Well, I go from town to town, usually on public transportation or rideshare... I don't really bring any gear, not even my knives lately. I cook often in apartments or homes for dinner parties, sometimes in random facilities for multimedia or art events and presentations, sometimes popups in restaurants, and occasionally a wedding thrown in there. It's pretty ramshackle... the good things are I get to hang out and party with the hosts, I don't have a boss and the trips usually cover themselves as I go along. I'll spend a few days to a few weeks in each town then move on to the next. In a way it's sort of a medieval model crossed with a punk rock touring concept.

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Meet the Microcosm workers: An interview with sales director Thea Kuticka

July 07, 2015 — by Elly

It’s not enough to create a good book. Now you’re competing with all of these other forms of entertainment, because for most people, reading is such a commitment (wait! There’s a movie?) that the challenge for publishers is to overcome information overload. Readers think they already know what they want to read until they find the one book on the one subject they haven’t yet discovered. It’s like being the first on your block. It’s what makes you want to share. We’ve become such expert browsers that we may have forgotten that at the heart of all of this is a community, and for a publisher like Microcosm, books are the community that informs and inspires. All of the rest—the social networking, the online gamers, and niche markets is gossip that involves books, so it may as well be Microcosm’s books. There’s so much potential emerging in the industry and that bodes very well for readers and writers alike.

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The Business of Publishing: A Moderne DIY Book Tour

July 01, 2015 — by Joe Biel

This is the seventh post in our ongoing Business of Publishing series. This edition tackles one of our most popular questions: "What is the best way to organize a book tour on my own?" Many authors get stars in their eyes and don't understand that with 4,000 new books being published each day, they will not sell thousands of books as a result of a tour, if ever. But when I ran into this article, I was given new pause. And some alarm.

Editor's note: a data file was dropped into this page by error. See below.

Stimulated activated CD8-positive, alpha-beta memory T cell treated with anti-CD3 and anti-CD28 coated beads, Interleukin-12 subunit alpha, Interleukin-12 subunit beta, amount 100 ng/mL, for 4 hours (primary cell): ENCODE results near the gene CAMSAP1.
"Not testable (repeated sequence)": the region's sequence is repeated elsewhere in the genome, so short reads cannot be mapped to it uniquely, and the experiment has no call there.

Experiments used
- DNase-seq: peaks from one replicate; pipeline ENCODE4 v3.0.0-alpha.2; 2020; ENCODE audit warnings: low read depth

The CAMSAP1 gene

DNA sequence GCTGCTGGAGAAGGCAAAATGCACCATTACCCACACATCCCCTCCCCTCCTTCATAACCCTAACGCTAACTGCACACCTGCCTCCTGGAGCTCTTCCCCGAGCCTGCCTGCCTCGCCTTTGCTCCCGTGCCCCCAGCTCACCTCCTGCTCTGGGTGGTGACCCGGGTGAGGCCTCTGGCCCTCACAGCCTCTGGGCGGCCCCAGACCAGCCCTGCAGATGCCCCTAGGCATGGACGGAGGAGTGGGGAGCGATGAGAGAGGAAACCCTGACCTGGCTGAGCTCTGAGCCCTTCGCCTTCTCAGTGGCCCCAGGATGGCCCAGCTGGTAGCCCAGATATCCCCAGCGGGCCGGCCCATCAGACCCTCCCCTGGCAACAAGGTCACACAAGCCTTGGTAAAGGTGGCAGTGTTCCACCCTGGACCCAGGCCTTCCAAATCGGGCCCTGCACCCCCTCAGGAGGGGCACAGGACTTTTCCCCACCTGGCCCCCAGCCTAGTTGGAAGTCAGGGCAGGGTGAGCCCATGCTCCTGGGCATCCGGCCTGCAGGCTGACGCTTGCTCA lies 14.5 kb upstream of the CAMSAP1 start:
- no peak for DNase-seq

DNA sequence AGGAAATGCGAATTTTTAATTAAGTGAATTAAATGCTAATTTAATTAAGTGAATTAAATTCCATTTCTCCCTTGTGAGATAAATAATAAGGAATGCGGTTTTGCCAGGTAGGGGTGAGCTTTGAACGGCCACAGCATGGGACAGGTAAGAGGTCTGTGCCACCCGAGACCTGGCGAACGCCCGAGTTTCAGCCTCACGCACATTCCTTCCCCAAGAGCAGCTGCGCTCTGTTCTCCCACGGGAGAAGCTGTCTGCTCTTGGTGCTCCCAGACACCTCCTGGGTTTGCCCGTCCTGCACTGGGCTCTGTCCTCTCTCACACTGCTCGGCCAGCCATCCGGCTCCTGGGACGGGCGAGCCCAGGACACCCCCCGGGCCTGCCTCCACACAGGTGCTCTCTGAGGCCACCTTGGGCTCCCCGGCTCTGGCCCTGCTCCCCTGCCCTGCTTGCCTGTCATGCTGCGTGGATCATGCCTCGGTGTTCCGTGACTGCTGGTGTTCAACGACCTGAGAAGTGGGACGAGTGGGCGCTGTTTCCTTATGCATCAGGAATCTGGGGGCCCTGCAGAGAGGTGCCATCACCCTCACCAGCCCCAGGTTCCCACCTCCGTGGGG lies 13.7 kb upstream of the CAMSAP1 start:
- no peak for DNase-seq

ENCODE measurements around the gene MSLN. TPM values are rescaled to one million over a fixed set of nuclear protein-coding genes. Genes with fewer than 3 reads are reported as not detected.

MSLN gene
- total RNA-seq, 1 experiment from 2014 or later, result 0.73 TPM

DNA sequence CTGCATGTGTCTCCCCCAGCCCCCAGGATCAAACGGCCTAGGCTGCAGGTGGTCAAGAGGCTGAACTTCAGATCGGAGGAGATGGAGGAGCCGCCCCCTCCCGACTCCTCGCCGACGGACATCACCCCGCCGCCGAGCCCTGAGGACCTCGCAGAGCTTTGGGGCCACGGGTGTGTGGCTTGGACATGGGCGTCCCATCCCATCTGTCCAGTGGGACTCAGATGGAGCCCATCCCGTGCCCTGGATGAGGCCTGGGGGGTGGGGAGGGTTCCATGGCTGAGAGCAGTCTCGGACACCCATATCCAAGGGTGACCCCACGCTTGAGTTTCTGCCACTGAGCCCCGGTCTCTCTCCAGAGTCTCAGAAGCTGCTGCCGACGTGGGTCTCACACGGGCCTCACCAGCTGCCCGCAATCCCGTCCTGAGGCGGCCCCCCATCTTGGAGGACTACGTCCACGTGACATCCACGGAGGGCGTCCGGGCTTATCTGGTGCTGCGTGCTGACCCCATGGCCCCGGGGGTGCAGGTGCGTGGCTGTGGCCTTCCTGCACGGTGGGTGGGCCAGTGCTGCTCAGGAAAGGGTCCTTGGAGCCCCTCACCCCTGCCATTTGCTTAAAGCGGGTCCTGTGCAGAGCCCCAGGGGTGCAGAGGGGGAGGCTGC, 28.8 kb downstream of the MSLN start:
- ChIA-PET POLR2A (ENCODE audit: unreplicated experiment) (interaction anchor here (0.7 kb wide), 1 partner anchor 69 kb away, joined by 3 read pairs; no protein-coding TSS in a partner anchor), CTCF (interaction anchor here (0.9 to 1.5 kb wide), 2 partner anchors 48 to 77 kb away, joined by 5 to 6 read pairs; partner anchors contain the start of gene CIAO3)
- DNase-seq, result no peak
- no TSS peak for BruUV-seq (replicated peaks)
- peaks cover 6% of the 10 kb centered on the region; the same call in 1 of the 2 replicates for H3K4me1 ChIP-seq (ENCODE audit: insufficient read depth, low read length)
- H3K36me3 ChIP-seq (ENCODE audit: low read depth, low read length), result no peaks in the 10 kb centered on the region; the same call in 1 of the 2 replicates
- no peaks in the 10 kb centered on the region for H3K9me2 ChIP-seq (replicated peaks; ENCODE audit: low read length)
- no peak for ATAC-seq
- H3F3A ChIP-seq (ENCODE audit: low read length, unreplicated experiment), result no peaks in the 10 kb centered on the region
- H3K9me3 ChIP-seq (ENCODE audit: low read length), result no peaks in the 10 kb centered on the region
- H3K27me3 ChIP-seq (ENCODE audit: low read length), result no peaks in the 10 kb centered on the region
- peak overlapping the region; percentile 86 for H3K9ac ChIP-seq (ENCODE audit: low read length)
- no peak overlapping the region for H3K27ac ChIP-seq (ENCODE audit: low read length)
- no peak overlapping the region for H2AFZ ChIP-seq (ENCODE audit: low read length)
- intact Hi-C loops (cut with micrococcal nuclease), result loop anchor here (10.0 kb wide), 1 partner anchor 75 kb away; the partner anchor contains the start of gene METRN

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Rampant Media Consumption - June 2014

July 01, 2015 — by Staff

Here's what we took in during the last month! Taylor Read: Dave Egger's What is the What and White Girls by Hilton Als Listened 2: Lizzie Mercier Descloux, Team Dresch, Gap Dream and a podcast called Expanding Mind on different states of dreaming Tried to watch Black Fish but internet connection was too poor, still recommend everyone check out.

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Aftermath of Forever: Relationships, described through music

June 23, 2015 — by Cyn Marts

At its base, this is a collection of short pieces about the author's previous romantic interests. Some lovers, some potentials, and some that she just loved in one way or another. The chapters serve as odes to each of the men that have passed through her life after a fierce divorce in her early twenties. Throughout the book, Natalye is very aware of the effect each man has on her life, both in the moment and long after. That awareness keeps her journey interesting, watching her wants, needs, and general lifestyle change and evolve with each passing beau, from her very open, early exploration of her own sexuality to casual exploits, and even falling for men she'd never expected to love.